On the note of how long I have played, since I was 3 and I am now 36, have played at all levels and have coached for 8 years. I have taken most courses that are available on coaching and know that over turning of plays are common. I have never seen a runner advance while the umpire's are conferring or making a call that should be a dead ball. I am a coach that doesn't believe in bending the rules to win and that is bending them...
By the way we won the game 9 to 1 and then we went on to win the Championship game beating out 14 teams.
I was not debating the runner being called safe at first, just the runner advancing while the HU came out to make the call of safe. The umpires the next day when we came to play mentioned in our situation the runner should have still been on 3rd and the runner on 1st who was safe because of the foot being pulled off. That is what I thought it should be and discussed with them before the end of the game. They came to me to tell me the runner should have still been on 3rd.
Thanks for your answer it was informative
That's freaky that you asked this question, because the exact same thing happened to us in a game on Saturday. BU called an out on a 4-3 grounder, which was a 3rd out. F3 rolled the ball to the pitcher's mound. Play was eventually reversed for a pulled foot. Runner kept going and scored from second. After conferring, runner was placed back at 3rd.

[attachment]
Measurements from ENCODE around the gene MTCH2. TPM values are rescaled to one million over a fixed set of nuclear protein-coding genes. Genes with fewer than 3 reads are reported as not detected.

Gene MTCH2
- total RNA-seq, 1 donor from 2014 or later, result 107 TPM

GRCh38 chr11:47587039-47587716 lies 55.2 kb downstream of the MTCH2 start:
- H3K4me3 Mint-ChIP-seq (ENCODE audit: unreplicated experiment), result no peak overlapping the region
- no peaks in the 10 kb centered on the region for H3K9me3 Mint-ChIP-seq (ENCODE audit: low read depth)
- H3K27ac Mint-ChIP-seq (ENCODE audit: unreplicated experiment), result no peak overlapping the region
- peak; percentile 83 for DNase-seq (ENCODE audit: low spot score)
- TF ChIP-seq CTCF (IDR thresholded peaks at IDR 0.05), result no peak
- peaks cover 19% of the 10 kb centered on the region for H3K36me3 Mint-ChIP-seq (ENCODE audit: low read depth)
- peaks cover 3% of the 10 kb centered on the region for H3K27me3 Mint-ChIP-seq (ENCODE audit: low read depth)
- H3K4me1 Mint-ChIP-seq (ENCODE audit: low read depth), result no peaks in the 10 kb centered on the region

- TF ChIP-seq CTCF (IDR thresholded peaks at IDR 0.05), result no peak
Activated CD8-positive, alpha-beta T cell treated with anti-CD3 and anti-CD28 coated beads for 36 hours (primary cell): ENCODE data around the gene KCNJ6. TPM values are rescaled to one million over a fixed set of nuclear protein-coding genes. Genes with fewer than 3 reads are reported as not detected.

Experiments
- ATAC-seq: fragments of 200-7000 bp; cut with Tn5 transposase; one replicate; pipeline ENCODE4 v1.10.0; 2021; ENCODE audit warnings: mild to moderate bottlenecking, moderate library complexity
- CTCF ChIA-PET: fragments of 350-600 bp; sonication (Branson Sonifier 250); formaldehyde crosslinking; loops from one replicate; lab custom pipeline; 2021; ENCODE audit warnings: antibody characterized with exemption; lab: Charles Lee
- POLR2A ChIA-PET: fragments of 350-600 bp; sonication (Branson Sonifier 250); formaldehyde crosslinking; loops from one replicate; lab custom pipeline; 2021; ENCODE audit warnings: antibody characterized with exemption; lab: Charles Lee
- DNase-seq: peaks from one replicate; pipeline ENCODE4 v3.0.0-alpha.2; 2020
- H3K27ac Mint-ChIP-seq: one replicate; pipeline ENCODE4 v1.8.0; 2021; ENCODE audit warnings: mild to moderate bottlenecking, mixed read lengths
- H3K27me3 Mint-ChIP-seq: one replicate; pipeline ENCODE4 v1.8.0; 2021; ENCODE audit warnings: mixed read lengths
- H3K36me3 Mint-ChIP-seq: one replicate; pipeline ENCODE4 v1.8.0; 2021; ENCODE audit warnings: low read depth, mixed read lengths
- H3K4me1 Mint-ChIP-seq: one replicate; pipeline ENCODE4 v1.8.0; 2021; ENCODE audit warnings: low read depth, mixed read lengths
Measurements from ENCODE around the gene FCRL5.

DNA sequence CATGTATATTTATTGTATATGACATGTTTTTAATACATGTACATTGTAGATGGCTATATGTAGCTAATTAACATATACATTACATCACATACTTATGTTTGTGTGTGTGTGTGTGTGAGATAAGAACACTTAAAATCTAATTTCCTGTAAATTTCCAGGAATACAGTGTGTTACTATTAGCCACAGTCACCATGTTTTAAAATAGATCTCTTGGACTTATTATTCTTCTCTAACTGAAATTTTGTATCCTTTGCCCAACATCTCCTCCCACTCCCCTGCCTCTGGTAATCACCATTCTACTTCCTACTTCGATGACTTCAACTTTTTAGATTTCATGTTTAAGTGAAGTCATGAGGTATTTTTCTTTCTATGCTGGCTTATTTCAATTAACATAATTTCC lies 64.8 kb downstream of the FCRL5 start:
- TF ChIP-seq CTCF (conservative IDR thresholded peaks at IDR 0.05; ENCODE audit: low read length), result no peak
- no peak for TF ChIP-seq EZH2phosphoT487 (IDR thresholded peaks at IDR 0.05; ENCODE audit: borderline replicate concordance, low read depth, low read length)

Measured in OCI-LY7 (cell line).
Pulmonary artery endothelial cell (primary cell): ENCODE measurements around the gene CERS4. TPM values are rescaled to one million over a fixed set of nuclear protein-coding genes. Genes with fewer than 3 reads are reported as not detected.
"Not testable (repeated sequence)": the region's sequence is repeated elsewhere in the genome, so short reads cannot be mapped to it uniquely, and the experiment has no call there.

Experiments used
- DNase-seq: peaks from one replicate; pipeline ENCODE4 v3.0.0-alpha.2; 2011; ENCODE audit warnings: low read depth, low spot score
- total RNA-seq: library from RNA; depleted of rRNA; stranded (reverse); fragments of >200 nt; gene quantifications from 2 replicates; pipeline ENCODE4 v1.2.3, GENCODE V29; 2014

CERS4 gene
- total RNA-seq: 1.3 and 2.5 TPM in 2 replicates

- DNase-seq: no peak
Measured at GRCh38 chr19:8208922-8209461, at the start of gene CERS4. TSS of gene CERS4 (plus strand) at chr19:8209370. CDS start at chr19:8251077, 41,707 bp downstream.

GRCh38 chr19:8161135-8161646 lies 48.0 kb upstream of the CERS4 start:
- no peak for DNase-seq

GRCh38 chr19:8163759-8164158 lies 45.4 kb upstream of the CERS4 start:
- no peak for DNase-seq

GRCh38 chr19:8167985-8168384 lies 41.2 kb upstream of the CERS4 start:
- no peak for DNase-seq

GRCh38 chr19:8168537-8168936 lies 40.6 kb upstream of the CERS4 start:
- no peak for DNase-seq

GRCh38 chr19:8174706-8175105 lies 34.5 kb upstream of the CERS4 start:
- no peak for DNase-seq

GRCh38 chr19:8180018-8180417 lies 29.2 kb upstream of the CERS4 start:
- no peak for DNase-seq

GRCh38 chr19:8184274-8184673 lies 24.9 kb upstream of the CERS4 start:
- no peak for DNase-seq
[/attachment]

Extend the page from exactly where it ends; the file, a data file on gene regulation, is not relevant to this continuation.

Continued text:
[Actually, the PU spontaneously called the F3 off the bag and changed the call without being asked (?!), but that part is beside-the-point to this story.
this is easy, the runner from third should have been put back on third, The home plate ump having seen the mistake should have called time and had a conference with the feild ump. The runner is not allowed to score on an umpire mistake, besides the fact that he would not have been allowed to score when the third out was called. Any reversal of a call happens after the conclusion of the play.
Duckie, you say the play was eventually reversed. Could you tell me in what manner did this happen? Did the OM go out and chat with the Field Umpire and in doing so convince him that he might have missed it and if he could, check with the HPU? If so, that is an appeal. TM